FinCEN Regulations Will Aim to Discover and Prevent Money Laundering


FinCEN Regulations Will Aim to Discover and Prevent Money Laundering

Alert |
Kaitlin Riley Duran

On January 13, 2016, the Department of Treasury issued temporary regulations aimed at preventing money laundering.[1] These regulations target the practice of purchasing real estate using entities, such as limited liability companies or corporations, instead of using an individual’s legal name. Legitimate purchasers have practical reasons for this practice, such as privacy and personal safety, since the use of such vehicles shields the identity of the true purchaser from the public and other parties to the transaction. Public figures and high net-worth individuals, for example, often have good reason to keep their home addresses out of the public directory. These new regulations, however, intend to uncover and identify those individuals who use this entity-based anonymity not for legitimate concerns, but to launder illicit funds. 

Covered Transactions:
The temporary regulations were issued by the Financial Crimes Enforcement Network (FinCEN), a bureau of the Department of Treasury, in the form of Geographic Targeting Orders (GTOs). The GTOs will apply to all cash residential real estate purchases of at least $1 million in Miami-Dade County and at least $3 million in Manhattan in which the proposed title holder is an entity. The GTOs will be in effect from March 1, 2016 until August 27, 2016, and will require US title companies to disclose the identities of the natural persons behind these entity-purchasers.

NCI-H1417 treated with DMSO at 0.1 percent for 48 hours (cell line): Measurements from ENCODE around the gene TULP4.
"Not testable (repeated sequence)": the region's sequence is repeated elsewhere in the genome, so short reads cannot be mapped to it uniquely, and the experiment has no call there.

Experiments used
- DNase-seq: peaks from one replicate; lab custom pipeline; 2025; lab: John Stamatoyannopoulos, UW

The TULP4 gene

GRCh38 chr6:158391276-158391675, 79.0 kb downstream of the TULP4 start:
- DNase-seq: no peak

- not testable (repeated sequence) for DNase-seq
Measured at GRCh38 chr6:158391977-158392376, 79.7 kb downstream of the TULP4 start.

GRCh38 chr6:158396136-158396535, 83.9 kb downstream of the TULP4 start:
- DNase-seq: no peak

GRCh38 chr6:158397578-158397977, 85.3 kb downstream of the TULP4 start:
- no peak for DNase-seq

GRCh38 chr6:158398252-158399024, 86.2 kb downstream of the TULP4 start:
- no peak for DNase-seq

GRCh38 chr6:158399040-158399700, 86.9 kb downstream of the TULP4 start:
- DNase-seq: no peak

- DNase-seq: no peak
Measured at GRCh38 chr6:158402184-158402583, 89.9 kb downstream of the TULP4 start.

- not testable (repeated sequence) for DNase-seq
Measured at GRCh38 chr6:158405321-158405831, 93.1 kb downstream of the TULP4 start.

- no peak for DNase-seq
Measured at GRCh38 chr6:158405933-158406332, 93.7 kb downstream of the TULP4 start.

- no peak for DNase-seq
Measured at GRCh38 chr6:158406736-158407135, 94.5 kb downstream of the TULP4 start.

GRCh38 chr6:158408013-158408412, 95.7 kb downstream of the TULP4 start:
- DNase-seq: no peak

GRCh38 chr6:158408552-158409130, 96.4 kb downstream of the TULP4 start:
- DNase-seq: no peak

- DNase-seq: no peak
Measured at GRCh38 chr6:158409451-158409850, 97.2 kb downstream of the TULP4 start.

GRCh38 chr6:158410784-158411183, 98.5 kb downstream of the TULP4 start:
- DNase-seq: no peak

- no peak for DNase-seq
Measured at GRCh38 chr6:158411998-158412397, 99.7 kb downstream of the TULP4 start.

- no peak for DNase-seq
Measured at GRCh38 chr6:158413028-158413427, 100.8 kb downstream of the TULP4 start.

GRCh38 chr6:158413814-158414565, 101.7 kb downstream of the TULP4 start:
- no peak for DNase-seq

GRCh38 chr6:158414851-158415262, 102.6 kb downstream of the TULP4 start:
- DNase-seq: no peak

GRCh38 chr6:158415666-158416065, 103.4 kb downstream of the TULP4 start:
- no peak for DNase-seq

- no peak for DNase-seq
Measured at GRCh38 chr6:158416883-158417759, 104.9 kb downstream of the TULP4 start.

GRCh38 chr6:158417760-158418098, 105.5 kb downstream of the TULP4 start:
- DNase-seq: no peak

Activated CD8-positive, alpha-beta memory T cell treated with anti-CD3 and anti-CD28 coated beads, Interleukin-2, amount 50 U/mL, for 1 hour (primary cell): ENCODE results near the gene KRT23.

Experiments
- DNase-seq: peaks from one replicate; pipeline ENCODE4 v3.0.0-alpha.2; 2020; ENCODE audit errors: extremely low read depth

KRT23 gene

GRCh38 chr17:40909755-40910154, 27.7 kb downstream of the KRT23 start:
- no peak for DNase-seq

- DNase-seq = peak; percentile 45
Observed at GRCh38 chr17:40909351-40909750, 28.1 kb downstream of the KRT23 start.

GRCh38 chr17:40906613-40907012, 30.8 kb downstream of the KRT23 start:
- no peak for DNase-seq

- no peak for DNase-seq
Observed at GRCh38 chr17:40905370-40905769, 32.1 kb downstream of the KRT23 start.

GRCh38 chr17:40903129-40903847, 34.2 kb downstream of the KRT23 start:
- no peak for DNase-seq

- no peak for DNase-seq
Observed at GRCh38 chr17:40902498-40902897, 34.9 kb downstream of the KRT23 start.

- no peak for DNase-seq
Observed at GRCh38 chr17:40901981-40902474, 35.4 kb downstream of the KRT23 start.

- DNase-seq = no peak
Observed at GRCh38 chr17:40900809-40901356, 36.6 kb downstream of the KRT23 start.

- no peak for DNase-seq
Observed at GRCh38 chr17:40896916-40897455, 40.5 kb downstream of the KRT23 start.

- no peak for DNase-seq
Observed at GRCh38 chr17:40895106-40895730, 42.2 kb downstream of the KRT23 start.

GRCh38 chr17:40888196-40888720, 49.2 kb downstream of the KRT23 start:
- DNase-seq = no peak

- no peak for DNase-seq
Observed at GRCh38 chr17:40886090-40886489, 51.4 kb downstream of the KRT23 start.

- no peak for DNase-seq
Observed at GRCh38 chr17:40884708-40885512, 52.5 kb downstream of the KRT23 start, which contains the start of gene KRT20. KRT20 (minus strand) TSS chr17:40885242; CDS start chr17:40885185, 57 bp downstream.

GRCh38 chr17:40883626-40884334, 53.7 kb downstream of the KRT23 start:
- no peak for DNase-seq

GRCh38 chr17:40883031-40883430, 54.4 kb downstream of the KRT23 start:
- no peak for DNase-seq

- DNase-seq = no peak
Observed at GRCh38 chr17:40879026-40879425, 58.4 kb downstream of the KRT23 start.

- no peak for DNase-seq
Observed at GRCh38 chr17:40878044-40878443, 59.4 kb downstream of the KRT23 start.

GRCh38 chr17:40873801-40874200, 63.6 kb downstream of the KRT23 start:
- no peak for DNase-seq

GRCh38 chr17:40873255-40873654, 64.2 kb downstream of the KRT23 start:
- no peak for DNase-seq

Reporting Requirements:  
Title companies and their subsidiaries and agents will be required to provide to FinCEN with the following information, using a FinCEN Form 8300, within 30 days after an applicable purchase’s closing:

  • The identity of the legal entity purchasing the residential real property (the “Purchaser”);  
  • The identity of the individual primarily responsible for representing the Purchaser (the “Purchaser Representative”), and a copy of the Purchaser Representative’s driver’s license, passport or similar identifying documentation;
  • The identity of the beneficial owner of the Purchaser, defined as any individual who directly or indirectly owns 25% or more of the equity of the Purchaser (the “Beneficial Owner”), and a copy of the Beneficial Owner’s driver’s license, passport or similar identifying documentation;